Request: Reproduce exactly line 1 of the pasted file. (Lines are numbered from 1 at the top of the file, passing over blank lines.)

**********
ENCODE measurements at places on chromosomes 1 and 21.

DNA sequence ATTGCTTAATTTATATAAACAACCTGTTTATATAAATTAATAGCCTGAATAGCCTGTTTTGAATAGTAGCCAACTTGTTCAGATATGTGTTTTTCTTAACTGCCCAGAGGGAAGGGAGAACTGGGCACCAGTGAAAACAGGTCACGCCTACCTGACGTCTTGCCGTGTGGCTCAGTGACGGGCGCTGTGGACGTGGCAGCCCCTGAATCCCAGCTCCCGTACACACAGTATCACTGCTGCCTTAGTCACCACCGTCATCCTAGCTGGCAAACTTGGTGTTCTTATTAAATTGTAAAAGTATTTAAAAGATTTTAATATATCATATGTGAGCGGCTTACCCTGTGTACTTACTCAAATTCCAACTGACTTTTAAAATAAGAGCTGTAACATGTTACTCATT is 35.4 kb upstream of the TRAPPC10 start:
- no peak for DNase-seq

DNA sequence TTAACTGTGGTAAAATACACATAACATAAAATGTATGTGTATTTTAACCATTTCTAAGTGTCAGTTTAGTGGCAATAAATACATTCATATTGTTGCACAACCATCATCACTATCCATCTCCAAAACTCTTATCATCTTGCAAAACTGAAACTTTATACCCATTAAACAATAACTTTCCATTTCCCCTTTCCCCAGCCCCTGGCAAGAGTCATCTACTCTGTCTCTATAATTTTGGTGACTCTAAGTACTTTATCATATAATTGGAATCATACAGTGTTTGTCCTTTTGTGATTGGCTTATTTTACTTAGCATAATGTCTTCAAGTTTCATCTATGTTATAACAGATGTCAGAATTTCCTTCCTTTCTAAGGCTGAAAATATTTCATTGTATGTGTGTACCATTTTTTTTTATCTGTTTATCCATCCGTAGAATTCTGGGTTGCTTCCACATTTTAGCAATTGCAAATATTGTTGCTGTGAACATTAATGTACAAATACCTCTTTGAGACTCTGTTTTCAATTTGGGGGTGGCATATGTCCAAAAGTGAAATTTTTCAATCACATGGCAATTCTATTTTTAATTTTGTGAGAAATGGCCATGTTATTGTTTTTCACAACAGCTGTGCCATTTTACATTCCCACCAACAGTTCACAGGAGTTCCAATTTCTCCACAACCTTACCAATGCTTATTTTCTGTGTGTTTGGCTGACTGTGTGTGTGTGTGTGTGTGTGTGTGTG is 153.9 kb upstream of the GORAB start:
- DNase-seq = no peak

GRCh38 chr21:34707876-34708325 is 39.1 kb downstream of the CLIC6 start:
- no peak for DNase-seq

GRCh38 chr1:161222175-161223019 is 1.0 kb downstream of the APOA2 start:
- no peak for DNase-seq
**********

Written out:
ENCODE measurements at places on chromosomes 1 and 21.